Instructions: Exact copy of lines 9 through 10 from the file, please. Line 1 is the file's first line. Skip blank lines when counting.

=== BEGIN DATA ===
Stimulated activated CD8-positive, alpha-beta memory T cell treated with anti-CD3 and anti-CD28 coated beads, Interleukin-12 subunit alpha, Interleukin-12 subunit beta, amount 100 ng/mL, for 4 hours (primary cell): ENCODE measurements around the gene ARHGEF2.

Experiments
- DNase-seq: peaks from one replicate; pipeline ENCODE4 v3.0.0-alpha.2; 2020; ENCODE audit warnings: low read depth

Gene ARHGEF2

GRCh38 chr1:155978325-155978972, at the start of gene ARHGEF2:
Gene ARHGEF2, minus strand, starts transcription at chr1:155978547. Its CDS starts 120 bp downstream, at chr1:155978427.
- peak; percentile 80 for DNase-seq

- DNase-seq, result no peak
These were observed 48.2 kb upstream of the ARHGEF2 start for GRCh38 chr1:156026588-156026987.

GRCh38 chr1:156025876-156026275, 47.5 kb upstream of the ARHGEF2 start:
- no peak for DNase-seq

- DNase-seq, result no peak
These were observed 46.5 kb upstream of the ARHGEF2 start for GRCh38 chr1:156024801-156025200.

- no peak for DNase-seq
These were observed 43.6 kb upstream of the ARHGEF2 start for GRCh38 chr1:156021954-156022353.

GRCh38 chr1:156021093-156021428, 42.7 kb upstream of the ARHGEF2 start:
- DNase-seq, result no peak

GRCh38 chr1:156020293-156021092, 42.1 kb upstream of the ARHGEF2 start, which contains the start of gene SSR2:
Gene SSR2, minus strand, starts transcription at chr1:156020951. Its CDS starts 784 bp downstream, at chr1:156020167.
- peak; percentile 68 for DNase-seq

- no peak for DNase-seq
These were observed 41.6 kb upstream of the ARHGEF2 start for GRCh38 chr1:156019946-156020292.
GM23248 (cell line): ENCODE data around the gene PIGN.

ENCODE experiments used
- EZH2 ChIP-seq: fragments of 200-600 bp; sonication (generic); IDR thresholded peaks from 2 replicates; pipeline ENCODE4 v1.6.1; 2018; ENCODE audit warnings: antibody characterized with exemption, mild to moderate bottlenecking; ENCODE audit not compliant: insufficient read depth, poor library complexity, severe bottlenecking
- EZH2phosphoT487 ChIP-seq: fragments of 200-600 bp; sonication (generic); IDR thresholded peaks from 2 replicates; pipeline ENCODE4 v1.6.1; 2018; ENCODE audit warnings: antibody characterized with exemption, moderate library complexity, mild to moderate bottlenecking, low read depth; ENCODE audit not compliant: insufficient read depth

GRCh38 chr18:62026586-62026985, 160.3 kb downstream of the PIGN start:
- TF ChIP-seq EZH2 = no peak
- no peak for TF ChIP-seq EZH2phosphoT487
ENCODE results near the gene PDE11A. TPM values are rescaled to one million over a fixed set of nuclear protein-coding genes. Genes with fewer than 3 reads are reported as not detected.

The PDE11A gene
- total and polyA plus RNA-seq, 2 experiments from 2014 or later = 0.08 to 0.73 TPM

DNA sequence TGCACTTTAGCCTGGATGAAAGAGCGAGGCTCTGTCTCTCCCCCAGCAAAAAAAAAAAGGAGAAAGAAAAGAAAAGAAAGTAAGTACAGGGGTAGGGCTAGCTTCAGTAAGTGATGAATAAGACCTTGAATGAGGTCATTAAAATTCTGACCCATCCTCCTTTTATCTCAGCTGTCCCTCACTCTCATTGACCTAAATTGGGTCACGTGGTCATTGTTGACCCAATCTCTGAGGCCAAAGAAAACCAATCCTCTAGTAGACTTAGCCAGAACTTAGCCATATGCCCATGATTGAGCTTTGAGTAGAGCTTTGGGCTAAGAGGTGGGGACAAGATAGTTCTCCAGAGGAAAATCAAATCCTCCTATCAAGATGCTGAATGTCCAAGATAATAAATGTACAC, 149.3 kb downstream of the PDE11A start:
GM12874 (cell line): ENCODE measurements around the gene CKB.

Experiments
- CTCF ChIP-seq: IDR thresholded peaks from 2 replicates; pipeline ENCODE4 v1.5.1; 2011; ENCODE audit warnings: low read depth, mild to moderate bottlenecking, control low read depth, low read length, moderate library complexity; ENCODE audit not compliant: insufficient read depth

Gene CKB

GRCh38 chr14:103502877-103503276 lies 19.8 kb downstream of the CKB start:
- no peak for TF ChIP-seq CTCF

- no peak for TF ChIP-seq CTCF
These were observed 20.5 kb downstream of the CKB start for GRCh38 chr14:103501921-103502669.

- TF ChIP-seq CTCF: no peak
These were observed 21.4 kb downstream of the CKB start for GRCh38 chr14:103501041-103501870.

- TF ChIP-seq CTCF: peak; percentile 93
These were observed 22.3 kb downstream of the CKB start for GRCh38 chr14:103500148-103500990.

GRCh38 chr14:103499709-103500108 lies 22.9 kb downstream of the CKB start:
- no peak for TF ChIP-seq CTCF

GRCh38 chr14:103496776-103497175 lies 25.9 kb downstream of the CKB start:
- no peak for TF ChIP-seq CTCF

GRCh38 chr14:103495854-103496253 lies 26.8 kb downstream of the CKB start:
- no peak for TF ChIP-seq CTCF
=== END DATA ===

These were observed 48.2 kb upstream of the ARHGEF2 start for GRCh38 chr1:156026588-156026987.

GRCh38 chr1:156025876-156026275, 47.5 kb upstream of the ARHGEF2 start: